Reigning With Christ


I.  In the writings of the apostle Paul we find several fragments of hymns from the New Testament church.

A. Philippians 2:6–11 speaks of the mind of Christ.

B. 1 Timothy 3:16 addresses of the “mystery of godliness.”

C. 2 Timothy 2:11–13 tells of our relationship with Christ and encourages us to remain faithful to Him, even in the face of suffering.

II.  In this lesson we want to examine the third hymn and see what application we

can make of it in our lives.


I.  Parallels In 2 Timothy 2:1113

A. The first parallel (2 Tim. 2:11).

1. “If we died with Him, we shall also live with Him.”

2. A Christian is one who “died with Him” (Rom. 6:2; Col. 3:3).

3. The antecedent is true; hence, the consequence is true, “we shall also live with Him.”

4. Do we live with Christ now? Yes! (Rom. 6:4; Gal. 2:20). B. The second parallel (2 Tim. 2:12).

1. “If we endure, we shall also reign with Him.”

2. We do endure persecution right now (2 Tim. 3:12).

3. The antecedent is true now; therefore, the consequence, “we shall also reign with Him,” is true right now.

4. Weymouth’s translation of 2 Timothy 2:12, “If we patiently endure pain, we shall also share His kingship…”

5. We will explain how we reign in a few moments. C. The third parallel (2 Tim. 2:12).

1. “If we deny Him, He also will deny us.”

2. Some Christians denied the Lord (Titus 1:16; Jude 4; Rev. 2:13). 3. The antecedent was true; therefore, the consequence was true.

4. Christ was denying them—He did not have to wait until the final judgment to deny them (cf. Matt. 10:32–33).

D. The fourth parallel (2 Tim. 2:13).

1. “If we are faithless, He remains faithful.”

2. We can be “faithless” right now (Matt.17:17; Mark 9:19; Luke 9:41). 3. If the antecedent is true now, the consequence is true right now.

4. God and Christ are faithful now (1 Cor. 10:13; 2 Thes. 3:3; Heb. 10:23).

David Padfield  1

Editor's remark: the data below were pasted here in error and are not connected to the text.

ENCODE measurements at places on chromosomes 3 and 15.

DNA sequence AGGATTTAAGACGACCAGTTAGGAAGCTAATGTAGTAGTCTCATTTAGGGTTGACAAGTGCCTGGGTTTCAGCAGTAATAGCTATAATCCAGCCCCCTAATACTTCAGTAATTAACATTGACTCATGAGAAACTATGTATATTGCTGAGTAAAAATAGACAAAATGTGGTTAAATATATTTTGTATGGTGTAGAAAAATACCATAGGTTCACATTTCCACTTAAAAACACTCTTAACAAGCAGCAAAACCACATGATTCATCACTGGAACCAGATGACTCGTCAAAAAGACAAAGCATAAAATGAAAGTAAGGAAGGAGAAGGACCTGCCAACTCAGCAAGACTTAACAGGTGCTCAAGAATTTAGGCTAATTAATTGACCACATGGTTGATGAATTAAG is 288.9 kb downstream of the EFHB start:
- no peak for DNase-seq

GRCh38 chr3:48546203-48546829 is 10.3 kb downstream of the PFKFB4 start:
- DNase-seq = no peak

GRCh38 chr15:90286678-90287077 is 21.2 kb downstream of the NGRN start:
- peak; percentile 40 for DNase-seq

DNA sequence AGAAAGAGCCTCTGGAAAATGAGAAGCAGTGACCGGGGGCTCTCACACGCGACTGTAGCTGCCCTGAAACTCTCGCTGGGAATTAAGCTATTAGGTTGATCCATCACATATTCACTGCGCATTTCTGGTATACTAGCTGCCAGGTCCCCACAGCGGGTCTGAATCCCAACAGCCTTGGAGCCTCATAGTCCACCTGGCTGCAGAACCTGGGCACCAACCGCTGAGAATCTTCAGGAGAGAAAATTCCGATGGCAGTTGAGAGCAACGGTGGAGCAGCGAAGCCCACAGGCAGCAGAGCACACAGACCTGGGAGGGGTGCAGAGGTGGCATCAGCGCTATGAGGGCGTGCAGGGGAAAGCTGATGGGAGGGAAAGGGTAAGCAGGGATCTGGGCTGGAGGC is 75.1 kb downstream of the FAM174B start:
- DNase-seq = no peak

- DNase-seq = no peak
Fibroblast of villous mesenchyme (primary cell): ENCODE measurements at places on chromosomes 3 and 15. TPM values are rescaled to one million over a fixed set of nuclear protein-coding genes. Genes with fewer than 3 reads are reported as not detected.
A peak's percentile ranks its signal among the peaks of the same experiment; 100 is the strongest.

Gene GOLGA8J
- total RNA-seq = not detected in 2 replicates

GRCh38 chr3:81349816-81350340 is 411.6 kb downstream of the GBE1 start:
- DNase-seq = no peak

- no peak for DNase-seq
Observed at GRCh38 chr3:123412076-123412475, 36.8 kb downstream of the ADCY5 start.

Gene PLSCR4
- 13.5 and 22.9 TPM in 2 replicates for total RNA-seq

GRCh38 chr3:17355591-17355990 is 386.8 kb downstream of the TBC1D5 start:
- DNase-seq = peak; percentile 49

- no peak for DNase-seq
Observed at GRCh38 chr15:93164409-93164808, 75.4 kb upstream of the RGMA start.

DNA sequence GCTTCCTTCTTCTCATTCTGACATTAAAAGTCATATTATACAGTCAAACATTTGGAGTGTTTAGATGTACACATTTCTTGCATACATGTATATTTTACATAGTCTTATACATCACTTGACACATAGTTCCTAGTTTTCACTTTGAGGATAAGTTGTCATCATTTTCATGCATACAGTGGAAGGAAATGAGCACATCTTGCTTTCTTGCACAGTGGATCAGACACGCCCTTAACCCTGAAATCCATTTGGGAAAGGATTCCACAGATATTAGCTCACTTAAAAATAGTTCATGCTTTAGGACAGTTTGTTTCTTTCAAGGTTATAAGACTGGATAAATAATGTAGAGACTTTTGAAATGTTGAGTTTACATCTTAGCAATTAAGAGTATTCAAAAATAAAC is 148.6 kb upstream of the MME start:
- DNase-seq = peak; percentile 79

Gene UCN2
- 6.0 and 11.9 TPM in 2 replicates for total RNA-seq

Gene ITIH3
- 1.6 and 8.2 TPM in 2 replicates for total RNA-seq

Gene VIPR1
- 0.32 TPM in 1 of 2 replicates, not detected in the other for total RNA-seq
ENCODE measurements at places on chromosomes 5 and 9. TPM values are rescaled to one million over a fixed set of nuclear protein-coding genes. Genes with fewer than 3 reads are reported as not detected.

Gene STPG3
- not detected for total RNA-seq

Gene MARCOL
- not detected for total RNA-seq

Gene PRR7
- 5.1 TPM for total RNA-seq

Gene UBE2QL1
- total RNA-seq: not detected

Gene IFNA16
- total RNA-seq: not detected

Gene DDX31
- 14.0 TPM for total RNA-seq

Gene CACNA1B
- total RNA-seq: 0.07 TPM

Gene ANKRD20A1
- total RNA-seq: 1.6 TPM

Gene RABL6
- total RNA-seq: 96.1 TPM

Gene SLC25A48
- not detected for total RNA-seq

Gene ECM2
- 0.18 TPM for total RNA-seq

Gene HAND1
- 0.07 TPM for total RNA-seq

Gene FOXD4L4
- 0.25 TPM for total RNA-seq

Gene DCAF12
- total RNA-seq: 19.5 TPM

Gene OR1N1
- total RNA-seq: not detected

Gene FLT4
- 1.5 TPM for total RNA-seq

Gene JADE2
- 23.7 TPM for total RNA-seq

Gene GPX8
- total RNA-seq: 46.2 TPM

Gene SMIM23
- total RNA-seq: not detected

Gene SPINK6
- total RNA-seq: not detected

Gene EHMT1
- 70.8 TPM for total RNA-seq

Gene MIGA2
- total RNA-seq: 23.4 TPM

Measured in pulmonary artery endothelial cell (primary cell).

II.  Christians Reign Right Now

A. We reign on the earth (Rev. 5:9–10).

1. The “reign” in Revelation 5:10 is present tense, not future tense.

2. “It is a perversion to change the present ‘reign’ into a future, or to take it in the sense of a future” (H.A.W. Meyer, Critical and Exegetical Handbook, Vol. XI, p. 214).

3. “We shall reign. Read they reign. Their reigning is not future, but present” (Marvin Vincent, Vincent’s Word Studies, Vol. II, p. 492).

4. Notice a few other translations of this passage: a) “And they reign upon the earth” (ASV).

b) “And they reign over the earth” (Weymouth). c)  “And they are reigning upon the earth” (TCNT). d) “And they reign upon the earth” (Moulton).

5. We have “power over the nations” like Jeremiah (Jer. 1:10). B. We are kings and priests now (Rev. 1:5–6; 1 Pet. 2:5, 9).

C. We reign in life through righteousness (Rom. 5:17). D. We reign by righteous judgment (1 Cor. 6:2).

1. How, or in what sense, would Christians judge the world?

2. The Holy Spirit would convict the world (John 16:8), but He did it through the preaching of the gospel (2 Tim. 4:1–2).

3. We are to judge the world right now (John 7:24; 1 John 4:1). 4. Noah condemned the world while he was alive (Heb. 11:7).

E. We reign by enduring (2 Tim. 2:12).

F. We reign by overcoming (Rev. 3:21).

III.  The Apostles Are Judging The Nations

A. Jesus promised His apostles that they would sit on thrones and judge the twelve tribes of Israel (Matt. 19:28; cf. Luke 22:30).

1. This would happen “in the regeneration.”

2. This was to be while Christ was “on the throne of His glory.” B. People are being regenerated right now (Titus 3:5).

1. The only other time the word translated “regenerated” is found in the New Testament is in Titus 3:5.

C. Christ is on the throne of His glory right now (Luke 24:26; Rev. 3:21). D. The apostles are judging right now (John 20:23; 1 Cor. 5:3).

E. On the Day of Pentecost Christ “began this process of regeneration. Having enthroned Himself, Jesus enthroned the apostles also, not as kings but as judges, having jurisdiction over all questions of faith and practice in the earthly kingdom. During their personal ministry, they judged in person; and since then they judge through their writings. True, we have written communications from only a part of them, but judgments pronounced by one of a bench of judges with the known approval of all, are the judgments

of the entire bench” (J.W. McGarvey, The Fourfold Gospel).

David Padfield  2

In  n

I.vitatio Jesus said the meek would “inherit the earth” (Matt. 5:5).

A. What does it mean to “inherit the earth”?

B. Is this a promise that we would own oil wells, mansions and fancy cars? C. The phrase “inherit the earth” or “inherit the land” is found in many Old

Testament passages (Deut. 19:14; Psa. 25:13; 37:9).

D. The idea is traced to the Old Testament view of the land of Canaan as being the earthly object of Divine blessings.

E. The meek have inherited the earth (1 Cor. 3:21–23; 2 Cor. 6:10). II.  My hope for the future is not on this earth!

III.  At the return of Christ, this earth will be destroyed (2 Pet. 3:10–13).

David Padfield  3